Theresa May’s week could scarcely get much worse. Having taken her Cabinet to a retreat at Chequers to hammer out a policy on Brexit that would be satisfactory for all. Everything appeared to be going passably for once, with the Cabinet apparently falling into line over a ‘soft’ Brexit deal. The pro-Leave faction within the Conservative party appeared somewhat dissatisfied but not expressly so.

That was, at least, until the early hours of Monday morning, when Brexit secretary David Davis sensationally handed in his resignation with a strongly-worded letter to the Prime Minister, asserting that he could not support a policy that would leave the UK in a “potentially inescapable” negotiating position. He was soon followed by foreign secretary Boris Johnson, another Brexiteer who had long been at best an uneasy ally to May, as well as several other prominent Conservatives. If all this were not bad enough, she now has to entertain US president Donald Trump, a controversial figure at the best of times, while protests across the country threaten to flare up.

David Davis and Boris Johnson with May, the leader they deserted (Source: Reuters)

Given the departure of key members of her frontbench, who engaged in a public and stinging criticism of her policy, and a substantial wing of her party essentially in open revolt at such a key time for the country, many leaders would see no choice but to stand down. May appears a figure without authority, even within the Conservative Party, unable to exert control over the infighting over Brexit. And yet, it would be fair to say that May has survived worse.

It must be remembered that May made it through the debacle of last year’s election, where she staked her reputation on gaining a larger majority, only to lose it altogether. She also survived a horrendous party conference where everything that could possibly have gone wrong with her speech did go wrong. Compared to those disasters, losing two figures who have often been thorns in her side, and replacing them with arguably more loyal ones in Dominic Raab as Brexit secretary and Jeremy Hunt as foreign secretary does not see, fatal. With Parliament’s summer recess mere weeks away, any plots to remove her will either have to be rushed through, or risk losing momentum by waiting until MPs reconvene.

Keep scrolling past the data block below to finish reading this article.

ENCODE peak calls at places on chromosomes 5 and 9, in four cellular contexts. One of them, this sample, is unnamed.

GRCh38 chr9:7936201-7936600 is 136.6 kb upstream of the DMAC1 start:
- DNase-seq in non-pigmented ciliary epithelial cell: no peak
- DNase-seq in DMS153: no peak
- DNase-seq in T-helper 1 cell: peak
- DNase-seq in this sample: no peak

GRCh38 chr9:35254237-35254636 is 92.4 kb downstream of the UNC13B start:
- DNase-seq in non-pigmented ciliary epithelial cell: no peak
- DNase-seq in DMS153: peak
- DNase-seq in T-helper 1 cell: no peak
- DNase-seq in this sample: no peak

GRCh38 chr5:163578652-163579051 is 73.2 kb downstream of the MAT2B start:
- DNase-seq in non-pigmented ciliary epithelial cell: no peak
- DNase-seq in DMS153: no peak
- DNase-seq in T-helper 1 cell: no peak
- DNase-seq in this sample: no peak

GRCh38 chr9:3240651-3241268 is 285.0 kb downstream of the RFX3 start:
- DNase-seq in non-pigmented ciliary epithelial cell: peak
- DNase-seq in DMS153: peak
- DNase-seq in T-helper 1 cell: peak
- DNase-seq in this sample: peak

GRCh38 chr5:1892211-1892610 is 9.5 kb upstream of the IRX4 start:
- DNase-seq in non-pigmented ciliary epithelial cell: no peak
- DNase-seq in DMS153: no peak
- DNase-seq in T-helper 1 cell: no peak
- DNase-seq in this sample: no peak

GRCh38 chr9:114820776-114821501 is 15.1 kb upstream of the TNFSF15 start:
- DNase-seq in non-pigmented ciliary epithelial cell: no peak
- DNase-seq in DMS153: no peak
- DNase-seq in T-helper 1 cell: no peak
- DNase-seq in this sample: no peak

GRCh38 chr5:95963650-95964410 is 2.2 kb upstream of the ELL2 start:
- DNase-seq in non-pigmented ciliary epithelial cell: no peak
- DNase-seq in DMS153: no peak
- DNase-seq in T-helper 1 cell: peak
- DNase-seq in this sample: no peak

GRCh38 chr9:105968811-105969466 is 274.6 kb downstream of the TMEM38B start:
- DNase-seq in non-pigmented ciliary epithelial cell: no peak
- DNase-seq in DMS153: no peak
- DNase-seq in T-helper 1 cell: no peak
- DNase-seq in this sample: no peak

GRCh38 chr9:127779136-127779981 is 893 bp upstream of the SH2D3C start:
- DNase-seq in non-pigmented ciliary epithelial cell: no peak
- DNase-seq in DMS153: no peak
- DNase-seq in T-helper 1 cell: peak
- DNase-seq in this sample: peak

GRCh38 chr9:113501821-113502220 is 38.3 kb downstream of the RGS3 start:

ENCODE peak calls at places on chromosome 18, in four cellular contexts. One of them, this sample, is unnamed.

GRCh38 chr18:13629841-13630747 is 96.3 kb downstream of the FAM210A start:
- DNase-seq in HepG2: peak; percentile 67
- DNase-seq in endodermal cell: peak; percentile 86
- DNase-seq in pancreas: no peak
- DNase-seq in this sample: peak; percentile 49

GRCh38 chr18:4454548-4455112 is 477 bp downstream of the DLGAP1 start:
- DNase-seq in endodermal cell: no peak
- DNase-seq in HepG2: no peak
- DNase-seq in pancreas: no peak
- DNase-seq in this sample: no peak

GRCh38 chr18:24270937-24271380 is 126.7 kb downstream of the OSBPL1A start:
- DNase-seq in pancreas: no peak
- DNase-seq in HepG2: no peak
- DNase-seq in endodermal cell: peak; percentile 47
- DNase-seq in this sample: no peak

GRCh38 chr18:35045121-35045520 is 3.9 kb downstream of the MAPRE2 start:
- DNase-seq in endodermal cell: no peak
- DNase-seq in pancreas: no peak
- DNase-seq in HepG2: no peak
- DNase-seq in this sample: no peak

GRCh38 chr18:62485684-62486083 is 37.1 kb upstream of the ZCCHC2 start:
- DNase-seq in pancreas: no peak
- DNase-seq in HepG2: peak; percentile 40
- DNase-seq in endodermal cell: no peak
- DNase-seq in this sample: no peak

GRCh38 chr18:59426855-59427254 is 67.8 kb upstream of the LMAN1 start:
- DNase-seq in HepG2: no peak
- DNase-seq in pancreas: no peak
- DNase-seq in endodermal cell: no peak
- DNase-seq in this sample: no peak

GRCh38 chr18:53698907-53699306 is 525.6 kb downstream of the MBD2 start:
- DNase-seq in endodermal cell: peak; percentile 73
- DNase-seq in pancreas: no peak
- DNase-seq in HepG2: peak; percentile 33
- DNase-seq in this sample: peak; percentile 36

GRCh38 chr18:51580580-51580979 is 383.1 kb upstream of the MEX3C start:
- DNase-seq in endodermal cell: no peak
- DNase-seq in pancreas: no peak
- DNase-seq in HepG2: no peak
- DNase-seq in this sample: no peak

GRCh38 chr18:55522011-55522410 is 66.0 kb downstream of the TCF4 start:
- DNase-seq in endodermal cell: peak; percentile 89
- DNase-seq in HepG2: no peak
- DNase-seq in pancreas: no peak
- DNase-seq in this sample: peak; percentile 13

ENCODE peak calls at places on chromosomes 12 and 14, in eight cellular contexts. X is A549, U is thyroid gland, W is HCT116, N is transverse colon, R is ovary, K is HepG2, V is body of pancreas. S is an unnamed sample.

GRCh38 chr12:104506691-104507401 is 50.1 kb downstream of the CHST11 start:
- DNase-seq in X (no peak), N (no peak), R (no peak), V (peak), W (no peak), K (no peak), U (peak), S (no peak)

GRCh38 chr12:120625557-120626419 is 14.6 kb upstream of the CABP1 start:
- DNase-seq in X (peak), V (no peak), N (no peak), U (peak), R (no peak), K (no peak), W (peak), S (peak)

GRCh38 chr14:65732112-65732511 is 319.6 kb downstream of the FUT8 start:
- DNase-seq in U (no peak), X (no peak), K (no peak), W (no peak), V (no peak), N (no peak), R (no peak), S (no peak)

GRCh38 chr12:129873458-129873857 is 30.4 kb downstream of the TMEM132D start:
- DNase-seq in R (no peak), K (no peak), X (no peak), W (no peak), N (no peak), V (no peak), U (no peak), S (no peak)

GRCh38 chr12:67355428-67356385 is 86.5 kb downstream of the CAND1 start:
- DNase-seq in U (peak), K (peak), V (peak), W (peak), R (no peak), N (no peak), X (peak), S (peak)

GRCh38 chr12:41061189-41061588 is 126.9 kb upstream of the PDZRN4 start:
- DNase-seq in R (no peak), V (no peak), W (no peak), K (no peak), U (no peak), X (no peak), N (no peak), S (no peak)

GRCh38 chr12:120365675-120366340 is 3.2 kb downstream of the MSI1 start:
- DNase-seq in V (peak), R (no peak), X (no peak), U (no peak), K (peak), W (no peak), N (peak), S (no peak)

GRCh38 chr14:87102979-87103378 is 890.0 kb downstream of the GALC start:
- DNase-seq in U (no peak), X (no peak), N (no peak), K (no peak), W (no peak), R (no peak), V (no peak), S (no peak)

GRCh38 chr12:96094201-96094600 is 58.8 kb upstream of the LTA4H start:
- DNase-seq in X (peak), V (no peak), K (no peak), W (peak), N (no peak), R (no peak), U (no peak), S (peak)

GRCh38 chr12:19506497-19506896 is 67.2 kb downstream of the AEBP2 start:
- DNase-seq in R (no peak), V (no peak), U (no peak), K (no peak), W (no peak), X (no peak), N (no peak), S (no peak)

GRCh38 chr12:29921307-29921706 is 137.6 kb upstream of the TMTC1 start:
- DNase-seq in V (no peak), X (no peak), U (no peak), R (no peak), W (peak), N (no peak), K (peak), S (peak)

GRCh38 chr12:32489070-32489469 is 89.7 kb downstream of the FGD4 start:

A far more serious threat to the prime minister may be posed when the time comes for Parliament to vote on the government’s Brexit deal. A defeat here would surely erode the last of May’s authority, spelling the end for her. If the deal looks anything like the white paper presented by the government outlining its negotiating strategy, May certainly cannot rely on those of her backbenchers supporting a ‘hard’ Brexit. Given her lack of a majority, any kind of rebellion from Conservative MPs would mean she has to rely on Labour votes. This approach, though, would be difficult for many reasons. Firstly, the Labour leadership would be highly unlikely to support May when given the chance to torpedo the government and take a step closer to power themselves. Secondly, Labour’s pro-EU backbenchers are unlikely to be satisfied with a deal which is not soft enough, and still distances the UK from the EU more than they would like. Finally, the thought of her ‘working with the enemy’ would enrage members of her own party even more, and may prove the last straw precipitating either a leadership contest or, even worse for May, the creation of a hard Brexit-inspired breakaway party.

May has clung on to the top job for quite some time now, despite controversy after controversy. But with no obvious way to force through the eventual Brexit vote in Parliament, the government’s Brexit plan, and her leadership with it, may come toppling down.